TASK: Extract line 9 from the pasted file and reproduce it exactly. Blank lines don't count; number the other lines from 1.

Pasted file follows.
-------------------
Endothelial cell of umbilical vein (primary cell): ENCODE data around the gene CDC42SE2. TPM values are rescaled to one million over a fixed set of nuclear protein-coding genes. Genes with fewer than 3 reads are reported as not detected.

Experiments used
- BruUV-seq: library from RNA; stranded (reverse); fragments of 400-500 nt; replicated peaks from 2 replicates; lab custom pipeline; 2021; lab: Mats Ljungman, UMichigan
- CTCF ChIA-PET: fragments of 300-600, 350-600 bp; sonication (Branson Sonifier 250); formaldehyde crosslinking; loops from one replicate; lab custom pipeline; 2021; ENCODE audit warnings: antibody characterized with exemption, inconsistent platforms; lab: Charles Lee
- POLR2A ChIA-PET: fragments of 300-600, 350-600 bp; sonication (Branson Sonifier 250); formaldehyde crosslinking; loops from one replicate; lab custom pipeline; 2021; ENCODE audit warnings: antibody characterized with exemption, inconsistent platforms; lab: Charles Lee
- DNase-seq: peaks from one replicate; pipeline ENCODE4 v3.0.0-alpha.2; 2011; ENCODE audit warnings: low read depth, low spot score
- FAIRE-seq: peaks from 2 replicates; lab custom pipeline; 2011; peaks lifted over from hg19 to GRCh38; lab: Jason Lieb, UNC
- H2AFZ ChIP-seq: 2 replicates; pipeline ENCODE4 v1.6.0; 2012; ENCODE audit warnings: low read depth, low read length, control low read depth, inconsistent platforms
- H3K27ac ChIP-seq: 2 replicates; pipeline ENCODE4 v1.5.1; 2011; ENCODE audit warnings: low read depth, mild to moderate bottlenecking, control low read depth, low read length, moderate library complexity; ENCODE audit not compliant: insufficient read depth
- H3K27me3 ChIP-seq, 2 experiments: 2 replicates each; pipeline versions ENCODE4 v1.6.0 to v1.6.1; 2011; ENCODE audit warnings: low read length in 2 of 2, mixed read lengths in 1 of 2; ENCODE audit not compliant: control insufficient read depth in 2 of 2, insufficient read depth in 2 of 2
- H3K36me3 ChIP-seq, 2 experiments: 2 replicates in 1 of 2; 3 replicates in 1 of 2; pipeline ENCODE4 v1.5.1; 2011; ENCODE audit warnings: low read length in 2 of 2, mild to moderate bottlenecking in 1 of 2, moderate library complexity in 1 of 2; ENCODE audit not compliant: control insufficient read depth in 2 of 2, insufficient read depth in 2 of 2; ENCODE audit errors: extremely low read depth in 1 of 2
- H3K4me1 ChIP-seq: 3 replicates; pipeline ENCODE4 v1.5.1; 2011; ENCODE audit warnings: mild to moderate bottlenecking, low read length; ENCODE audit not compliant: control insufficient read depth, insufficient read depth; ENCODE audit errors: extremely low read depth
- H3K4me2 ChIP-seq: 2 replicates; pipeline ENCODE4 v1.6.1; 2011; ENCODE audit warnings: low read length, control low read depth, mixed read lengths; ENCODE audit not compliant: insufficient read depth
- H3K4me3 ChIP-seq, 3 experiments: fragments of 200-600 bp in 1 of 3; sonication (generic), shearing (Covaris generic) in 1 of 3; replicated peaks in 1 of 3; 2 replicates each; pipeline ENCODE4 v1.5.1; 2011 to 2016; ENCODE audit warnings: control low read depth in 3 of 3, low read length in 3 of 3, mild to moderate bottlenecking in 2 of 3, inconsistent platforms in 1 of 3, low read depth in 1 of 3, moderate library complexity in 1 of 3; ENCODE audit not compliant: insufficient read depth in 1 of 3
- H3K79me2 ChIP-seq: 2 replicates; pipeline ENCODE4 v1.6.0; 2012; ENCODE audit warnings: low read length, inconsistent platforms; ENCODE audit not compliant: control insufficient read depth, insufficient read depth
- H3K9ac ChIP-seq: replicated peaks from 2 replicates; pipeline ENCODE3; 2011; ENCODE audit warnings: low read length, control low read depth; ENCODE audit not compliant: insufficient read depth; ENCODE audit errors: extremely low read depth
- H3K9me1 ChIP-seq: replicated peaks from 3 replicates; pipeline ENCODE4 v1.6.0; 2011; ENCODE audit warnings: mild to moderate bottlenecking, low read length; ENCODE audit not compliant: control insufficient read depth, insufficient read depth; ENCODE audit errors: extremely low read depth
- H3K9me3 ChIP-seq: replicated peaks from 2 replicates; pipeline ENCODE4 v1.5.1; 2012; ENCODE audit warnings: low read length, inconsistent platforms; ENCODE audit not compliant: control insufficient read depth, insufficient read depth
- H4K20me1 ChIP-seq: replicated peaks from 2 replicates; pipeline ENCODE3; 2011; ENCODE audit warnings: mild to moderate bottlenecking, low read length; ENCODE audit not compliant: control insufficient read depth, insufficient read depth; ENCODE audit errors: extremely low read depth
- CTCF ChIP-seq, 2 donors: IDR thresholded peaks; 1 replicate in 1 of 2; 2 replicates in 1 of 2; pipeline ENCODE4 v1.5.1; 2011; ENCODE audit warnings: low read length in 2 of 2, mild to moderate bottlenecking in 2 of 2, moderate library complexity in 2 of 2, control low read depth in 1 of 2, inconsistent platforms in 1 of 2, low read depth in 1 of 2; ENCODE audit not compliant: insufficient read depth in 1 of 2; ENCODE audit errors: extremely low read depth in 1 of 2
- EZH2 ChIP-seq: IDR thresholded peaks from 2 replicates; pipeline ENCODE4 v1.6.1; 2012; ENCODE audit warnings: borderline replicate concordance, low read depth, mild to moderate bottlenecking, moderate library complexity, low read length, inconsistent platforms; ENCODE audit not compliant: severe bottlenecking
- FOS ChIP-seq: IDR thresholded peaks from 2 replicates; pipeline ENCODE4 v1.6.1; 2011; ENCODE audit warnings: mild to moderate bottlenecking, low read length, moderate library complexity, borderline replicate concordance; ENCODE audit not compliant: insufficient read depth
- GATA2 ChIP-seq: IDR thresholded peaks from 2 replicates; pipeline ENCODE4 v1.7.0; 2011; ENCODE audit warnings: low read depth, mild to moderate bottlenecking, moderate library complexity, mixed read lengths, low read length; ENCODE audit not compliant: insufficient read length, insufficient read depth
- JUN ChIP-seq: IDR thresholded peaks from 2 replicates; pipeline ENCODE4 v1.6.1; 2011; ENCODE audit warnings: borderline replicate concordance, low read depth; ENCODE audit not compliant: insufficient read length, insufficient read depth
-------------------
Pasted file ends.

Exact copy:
- H3K27ac ChIP-seq: 2 replicates; pipeline ENCODE4 v1.5.1; 2011; ENCODE audit warnings: low read depth, mild to moderate bottlenecking, control low read depth, low read length, moderate library complexity; ENCODE audit not compliant: insufficient read depth